How do I Know?


To Bonmahon Beach,  Co. Waterford

The little girl let go of her father’s hand at the bottom of the wooden steps to the beach, handed him her doll, and sat down to take off her socks and sandals.

We passed each other half way down and they both smiled at me and said a happy ‘hello.’  They looked so much at home and she was dancing along beside him in her bare feet, not caring about sand between her small toes. The sand was soft, silky and hot. I’d just been playing with it, letting it slip through my fingers,  like I used to when I was a kid.

The modern word for their togetherness is ‘quality time,’ but this wasn’t timed time with quick glances at the hands of a watch or the digits on a smart phone. It was relaxed time; time to paddle, run hand in hand in the lacy wavelets, pet the big fluffy dog who was out for his constitutional with his master.

This was father and daughter time; building sandcastles and memories to last a lifetime and beyond.

How do I know?

I just do because of the way they looked at me with their eyes shining like mirrors.




Author: socialbridge

I am a sociologist and writer from Ireland. I have worked as a social researcher for 30 years and have had a lifelong passion for writing. My main research interests relate to health care and sense of place.

35 thoughts on “How do I Know?”

  1. We can never reclaim time that is lost..This is beautiful a bond that will always be there and a very happy memory…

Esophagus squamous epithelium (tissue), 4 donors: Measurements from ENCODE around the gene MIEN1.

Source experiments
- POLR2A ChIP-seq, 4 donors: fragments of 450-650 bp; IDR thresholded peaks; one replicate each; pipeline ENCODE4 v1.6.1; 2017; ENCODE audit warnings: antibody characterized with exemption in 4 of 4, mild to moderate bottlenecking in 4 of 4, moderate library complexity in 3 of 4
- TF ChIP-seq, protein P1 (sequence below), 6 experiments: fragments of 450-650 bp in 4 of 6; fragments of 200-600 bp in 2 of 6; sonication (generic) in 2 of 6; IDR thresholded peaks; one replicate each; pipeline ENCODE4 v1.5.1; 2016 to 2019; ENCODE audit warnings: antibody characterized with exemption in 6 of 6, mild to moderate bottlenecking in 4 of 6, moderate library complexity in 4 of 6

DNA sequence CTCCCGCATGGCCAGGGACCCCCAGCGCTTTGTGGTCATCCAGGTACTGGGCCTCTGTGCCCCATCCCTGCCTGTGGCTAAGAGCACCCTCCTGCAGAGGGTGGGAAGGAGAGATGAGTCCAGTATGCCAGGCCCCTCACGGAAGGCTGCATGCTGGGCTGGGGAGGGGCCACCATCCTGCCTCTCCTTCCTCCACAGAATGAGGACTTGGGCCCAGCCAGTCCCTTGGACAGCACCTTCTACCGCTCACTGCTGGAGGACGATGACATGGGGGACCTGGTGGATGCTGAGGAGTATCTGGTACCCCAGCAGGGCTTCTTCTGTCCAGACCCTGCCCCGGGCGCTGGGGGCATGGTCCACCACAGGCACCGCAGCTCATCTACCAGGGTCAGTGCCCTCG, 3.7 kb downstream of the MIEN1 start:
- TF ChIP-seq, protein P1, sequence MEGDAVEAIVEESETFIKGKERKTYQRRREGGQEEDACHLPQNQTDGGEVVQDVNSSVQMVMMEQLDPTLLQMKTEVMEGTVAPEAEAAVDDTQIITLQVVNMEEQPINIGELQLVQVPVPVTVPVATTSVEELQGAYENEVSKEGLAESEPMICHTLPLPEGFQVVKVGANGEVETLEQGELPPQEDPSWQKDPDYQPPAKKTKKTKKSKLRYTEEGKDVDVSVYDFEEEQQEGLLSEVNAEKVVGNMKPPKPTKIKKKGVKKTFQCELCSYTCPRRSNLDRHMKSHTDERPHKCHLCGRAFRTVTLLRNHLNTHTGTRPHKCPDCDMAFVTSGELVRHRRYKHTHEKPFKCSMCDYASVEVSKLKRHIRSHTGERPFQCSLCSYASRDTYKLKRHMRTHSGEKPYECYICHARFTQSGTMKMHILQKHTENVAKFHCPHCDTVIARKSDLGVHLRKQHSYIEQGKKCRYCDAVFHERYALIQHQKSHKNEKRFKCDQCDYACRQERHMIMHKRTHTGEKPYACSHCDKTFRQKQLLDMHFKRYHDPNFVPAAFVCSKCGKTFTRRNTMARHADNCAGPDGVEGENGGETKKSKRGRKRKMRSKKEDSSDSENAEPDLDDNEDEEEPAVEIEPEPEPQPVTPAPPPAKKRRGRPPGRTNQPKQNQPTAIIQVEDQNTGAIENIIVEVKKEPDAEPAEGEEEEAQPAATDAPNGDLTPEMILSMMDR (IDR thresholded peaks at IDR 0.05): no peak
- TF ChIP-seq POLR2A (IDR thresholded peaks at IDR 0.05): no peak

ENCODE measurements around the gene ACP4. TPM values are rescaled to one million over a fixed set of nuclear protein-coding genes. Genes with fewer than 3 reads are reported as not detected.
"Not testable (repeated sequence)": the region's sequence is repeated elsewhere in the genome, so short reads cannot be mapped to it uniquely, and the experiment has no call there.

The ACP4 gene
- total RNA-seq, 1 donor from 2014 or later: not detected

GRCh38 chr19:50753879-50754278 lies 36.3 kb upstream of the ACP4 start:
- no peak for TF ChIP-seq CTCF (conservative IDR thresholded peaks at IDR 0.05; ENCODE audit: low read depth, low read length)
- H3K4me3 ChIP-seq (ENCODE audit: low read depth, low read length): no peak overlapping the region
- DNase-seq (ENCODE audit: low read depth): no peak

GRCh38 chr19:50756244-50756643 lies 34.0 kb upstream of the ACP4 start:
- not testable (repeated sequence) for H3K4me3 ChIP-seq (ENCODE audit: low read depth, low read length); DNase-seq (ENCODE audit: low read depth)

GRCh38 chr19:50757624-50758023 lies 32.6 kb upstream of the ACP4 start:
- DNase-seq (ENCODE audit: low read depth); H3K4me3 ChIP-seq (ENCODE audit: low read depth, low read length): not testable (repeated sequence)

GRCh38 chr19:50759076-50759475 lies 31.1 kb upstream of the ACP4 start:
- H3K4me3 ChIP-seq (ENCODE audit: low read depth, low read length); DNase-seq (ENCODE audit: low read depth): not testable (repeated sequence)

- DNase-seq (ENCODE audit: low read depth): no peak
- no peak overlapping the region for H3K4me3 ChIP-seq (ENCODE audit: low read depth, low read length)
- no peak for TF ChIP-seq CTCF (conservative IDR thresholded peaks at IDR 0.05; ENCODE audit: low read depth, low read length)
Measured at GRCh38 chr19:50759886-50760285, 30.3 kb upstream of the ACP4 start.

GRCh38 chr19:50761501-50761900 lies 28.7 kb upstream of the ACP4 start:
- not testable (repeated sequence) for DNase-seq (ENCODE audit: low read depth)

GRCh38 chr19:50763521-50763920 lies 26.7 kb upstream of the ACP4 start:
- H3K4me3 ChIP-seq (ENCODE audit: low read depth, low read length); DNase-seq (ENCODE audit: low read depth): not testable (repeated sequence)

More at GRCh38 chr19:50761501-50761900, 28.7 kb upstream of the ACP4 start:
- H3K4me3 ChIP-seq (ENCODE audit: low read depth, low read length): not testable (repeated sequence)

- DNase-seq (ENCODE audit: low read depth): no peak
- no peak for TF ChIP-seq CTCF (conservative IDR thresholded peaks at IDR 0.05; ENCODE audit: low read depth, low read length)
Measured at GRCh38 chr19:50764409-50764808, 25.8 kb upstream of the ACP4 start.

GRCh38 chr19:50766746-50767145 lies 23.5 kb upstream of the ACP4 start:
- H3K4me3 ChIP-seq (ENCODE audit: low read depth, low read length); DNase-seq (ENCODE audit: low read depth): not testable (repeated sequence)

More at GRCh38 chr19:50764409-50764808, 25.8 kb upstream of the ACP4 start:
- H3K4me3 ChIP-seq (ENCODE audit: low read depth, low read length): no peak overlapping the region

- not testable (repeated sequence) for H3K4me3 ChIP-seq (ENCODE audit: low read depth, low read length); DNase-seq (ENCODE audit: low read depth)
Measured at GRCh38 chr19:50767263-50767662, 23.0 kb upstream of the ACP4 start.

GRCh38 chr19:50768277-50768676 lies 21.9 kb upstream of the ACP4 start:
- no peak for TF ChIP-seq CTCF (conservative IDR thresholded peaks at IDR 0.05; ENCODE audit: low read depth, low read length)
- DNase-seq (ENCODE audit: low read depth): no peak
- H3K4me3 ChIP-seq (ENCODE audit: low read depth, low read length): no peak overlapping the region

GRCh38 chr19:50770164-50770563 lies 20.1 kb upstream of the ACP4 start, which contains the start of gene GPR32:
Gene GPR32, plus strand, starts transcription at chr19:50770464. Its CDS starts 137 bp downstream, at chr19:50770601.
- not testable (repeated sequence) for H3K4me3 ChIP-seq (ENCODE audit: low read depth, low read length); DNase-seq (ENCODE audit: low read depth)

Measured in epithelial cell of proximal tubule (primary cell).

2. I was fortunate enough to spend times like this with both my Dad and my Mum… and I always made sure that both my husband and I had one on one time with our two children. They are golden memories, treasures beyond priceless. Thank you for reminding me of them.

  3. What a perfect post. Some moments are never forgotten. Way back in ’02 me and my (then) 13-year old daughter Emma spent a few hours just hanging out together on a hot London day, which I’ll never forget.

    1. Hi Roy, that’s big praise from you. (There’s no such thing as a perfect post but anyway …)
      Yes, there are those ‘hanging out’ days that stick, aren’t there?

  4. Such beautiful sentiment in your post, Jean. I’m so glad I had my children in the era before the distractions of mobile phones etc. A lot of our happy memories were made on picnics at the beach or park and on camping trips. Building sand castles was one of my favourite pastimes with my children.

  5. Missing your posts, Jean, and hoping that all is well with you way over there in Waterford. Hoping to hear from you again soon. Take care.

  6. I’ve been missing you and your posts! Yes, this one gave me a tug. I didn’t have enough of this kind of time with my dad. I remember I purposely volunteered to drive with him to pick up his mom (my grandmother) in a boring awful 1 1/2 hour ride both ways, just to have a little alone time with him (about 3x a year). Not a lot of talk, but the time meant a lot to me anyway.

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